Bows - Germanium Preamp Booster
The Bows is a Germanium preamp designed around a rare NOS OC139 black glass transistor. For being a little one-knobber the Bows wears many hats. Right out of the box it's got several tone shaping abilities spread between two modes: Full and Treble. Full mode is warm with a lot of body and low end. Treble mode is a resonant, treble booster with a “cocked wah” tone that can drive any tube amp into harmonic rich distortion territory. Each mode has a little bit of grit to start with, but as you get passed 12 o'clock on either setting their subtleties are accented. The vowel-like sound out of the Treble side will be more prevalent as you bring the Level up. Doing the same on Full mode will get you a nice, full bodied crunch tone that retains clarity. Place any drive pedal before the Bows and it's another story. Full mode turns a dirt signal into a crumbling wall of sonic chaos, while Treble mode becomes an ultimate lead tone.
Bellows - Fuzzdriver
The Bellows is a back-to-basics, transistor-based dirt device. This two-knob wonder has a whole lot of character for such a simple, unassuming pedal. It straddles the line between amp-like grit and fuzzy saturation to create a remarkably vintage, tweed-type tone. Similar to the volume control of a “non master” amp, the Drive determines how hard the signal hits the input. At lower drive levels it's a little wider and grittier. Resist the usual urge to dime it and keep the Drive low for mellow, amp-like break up. Slowly bring up the Drive and you'll eventually end up in blown out fuzz land, having passed a bunch of useful distorted places in between. It's pretty much every era of rock n' roll in a box. While designed for guitar, Bellows also handles bass extremely well at growling low and scorching high levels. And if you're a guitar player that fancies themselves a bass player- then forget it, this is your favorite dirt pedal.
Acapulco Gold - Poweramp Distortion
The Acapulco Gold was originally intended to be a limited release but, due to demand, we have decided to give it a face lift and add it to our permanent line up!
You know what's awesome? Simplicity. One button, one knob. How loud would you like it? Just move the knob. The Acapulco Gold is an original power-amp distortion circuit that's based on the sound of a cranked Sunn Model T. This is the spirit of rock and roll. Quit turning knobs and play that guitar like you mean it. With a dirt sound this good, any one second spent bending down and fiddling with knobs is one second too much. This is why the Acapulco Gold has one gigantic knob; move the thing and it gets louder or quieter. While playing, don't forget to fiddle with your guitar's volume and tone knobs, these can drastically affect the sound of the Acapulco Gold. The volume knob, especially, cleans the pedal up pretty well; not completely, this ain't your daddy's Fuzz Face. At minimum guitar-volume settings, the Gold imparts a hazy Nashville-sounding spank to your tone. At just-barely-backed-off, the Gold turns into a raunchy overdrive. Of course, when the guitar's knob is fully on, the Gold roars like a Model T on the verge of explosion. It's not-quite-fuzz, but so close.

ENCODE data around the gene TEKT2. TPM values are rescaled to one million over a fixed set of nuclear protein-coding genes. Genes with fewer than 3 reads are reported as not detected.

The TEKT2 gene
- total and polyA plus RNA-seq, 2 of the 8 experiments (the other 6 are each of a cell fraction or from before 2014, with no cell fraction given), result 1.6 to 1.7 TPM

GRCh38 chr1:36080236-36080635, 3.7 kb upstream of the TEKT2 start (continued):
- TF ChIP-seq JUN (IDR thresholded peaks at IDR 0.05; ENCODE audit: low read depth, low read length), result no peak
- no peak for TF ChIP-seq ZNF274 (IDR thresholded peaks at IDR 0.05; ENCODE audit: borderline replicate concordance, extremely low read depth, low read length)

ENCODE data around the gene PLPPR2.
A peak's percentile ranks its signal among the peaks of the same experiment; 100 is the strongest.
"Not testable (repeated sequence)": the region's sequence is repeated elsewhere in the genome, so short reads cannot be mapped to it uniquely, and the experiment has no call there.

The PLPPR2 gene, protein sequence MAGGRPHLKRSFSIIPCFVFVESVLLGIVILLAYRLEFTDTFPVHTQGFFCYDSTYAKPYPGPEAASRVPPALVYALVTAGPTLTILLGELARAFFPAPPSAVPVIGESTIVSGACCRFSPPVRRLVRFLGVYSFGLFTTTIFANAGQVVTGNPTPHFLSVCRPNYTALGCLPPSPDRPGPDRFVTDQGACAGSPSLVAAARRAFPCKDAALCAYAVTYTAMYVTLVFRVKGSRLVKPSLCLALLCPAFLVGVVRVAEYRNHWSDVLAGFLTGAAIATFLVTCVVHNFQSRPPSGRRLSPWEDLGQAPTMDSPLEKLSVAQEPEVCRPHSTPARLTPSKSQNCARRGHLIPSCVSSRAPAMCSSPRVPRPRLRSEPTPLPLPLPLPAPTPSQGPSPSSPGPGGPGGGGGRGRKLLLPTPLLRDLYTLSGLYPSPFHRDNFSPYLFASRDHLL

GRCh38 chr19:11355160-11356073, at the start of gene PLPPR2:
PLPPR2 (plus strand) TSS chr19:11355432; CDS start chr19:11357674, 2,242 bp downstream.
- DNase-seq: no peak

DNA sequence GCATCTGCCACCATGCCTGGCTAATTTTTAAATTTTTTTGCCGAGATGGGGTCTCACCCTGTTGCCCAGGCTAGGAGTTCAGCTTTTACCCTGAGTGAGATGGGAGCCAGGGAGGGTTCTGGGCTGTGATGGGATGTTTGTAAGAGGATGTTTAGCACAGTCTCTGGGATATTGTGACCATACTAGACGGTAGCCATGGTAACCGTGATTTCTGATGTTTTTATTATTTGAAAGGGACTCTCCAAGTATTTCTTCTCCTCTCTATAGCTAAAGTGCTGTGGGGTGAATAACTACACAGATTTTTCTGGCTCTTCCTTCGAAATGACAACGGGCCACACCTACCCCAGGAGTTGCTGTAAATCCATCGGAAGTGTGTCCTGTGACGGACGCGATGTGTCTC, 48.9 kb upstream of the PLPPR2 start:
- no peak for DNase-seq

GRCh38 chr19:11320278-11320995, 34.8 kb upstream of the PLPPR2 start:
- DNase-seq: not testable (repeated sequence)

Avalanche Run - Stereo Delay and Reverb
The Avalanche Run is our first product built on a high powered DSP platform we have been working on for a while now and we couldn't be more excited! While this may make an appearance at NAMM, it is still in the development process. The Avalanche Run was designed to satisfy all the requests we have received for a stereo and/or tap tempo version of our wildly popular Dispatch Master. While it is a delay and reverb just like the Dispatch Master, the style of delay and reverb is quite different. The delay has more of a tape quality with bucket brigade sensibilities and the reverb is adjustable while having more of a deep, plate-like cavernous tone. Here are a few feature teasers to wet your whistle:
• Reverse delay mode
• Swell delay and reverb mode
• Tap Tempo with subdivisons
• Assignable expression control
• Tails/True Bypass modes
• Sound on sound style looping with adjustable length in tails mode
• Auto oscillation by holding down tap switch
We intend to launch this pedal as a Reverb.com exclusive in late March and give a full scale release to the rest of our wonderful dealer network in July of 2016! Stay tuned for more details!